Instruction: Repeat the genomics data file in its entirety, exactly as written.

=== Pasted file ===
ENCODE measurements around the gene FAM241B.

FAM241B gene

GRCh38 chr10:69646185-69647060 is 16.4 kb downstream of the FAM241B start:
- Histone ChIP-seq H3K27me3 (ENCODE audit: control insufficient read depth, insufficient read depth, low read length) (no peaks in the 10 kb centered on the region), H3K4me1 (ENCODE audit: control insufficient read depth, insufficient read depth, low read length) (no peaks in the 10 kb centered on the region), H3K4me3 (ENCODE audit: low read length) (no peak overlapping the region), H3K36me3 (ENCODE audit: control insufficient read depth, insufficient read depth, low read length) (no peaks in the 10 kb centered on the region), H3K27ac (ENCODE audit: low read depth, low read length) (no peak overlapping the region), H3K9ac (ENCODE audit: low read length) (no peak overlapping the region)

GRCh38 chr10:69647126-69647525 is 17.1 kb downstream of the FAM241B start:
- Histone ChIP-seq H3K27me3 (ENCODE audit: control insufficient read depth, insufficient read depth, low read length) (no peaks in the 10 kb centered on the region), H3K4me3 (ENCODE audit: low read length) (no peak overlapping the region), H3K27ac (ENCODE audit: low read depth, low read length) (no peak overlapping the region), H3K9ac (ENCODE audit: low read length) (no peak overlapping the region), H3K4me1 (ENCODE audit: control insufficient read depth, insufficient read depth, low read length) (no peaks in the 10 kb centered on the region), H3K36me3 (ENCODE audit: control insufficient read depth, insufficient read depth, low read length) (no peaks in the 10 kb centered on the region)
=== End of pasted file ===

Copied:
ENCODE measurements around the gene FAM241B.

FAM241B gene

GRCh38 chr10:69646185-69647060 is 16.4 kb downstream of the FAM241B start:
- Histone ChIP-seq H3K27me3 (ENCODE audit: control insufficient read depth, insufficient read depth, low read length) (no peaks in the 10 kb centered on the region), H3K4me1 (ENCODE audit: control insufficient read depth, insufficient read depth, low read length) (no peaks in the 10 kb centered on the region), H3K4me3 (ENCODE audit: low read length) (no peak overlapping the region), H3K36me3 (ENCODE audit: control insufficient read depth, insufficient read depth, low read length) (no peaks in the 10 kb centered on the region), H3K27ac (ENCODE audit: low read depth, low read length) (no peak overlapping the region), H3K9ac (ENCODE audit: low read length) (no peak overlapping the region)

GRCh38 chr10:69647126-69647525 is 17.1 kb downstream of the FAM241B start:
- Histone ChIP-seq H3K27me3 (ENCODE audit: control insufficient read depth, insufficient read depth, low read length) (no peaks in the 10 kb centered on the region), H3K4me3 (ENCODE audit: low read length) (no peak overlapping the region), H3K27ac (ENCODE audit: low read depth, low read length) (no peak overlapping the region), H3K9ac (ENCODE audit: low read length) (no peak overlapping the region), H3K4me1 (ENCODE audit: control insufficient read depth, insufficient read depth, low read length) (no peaks in the 10 kb centered on the region), H3K36me3 (ENCODE audit: control insufficient read depth, insufficient read depth, low read length) (no peaks in the 10 kb centered on the region)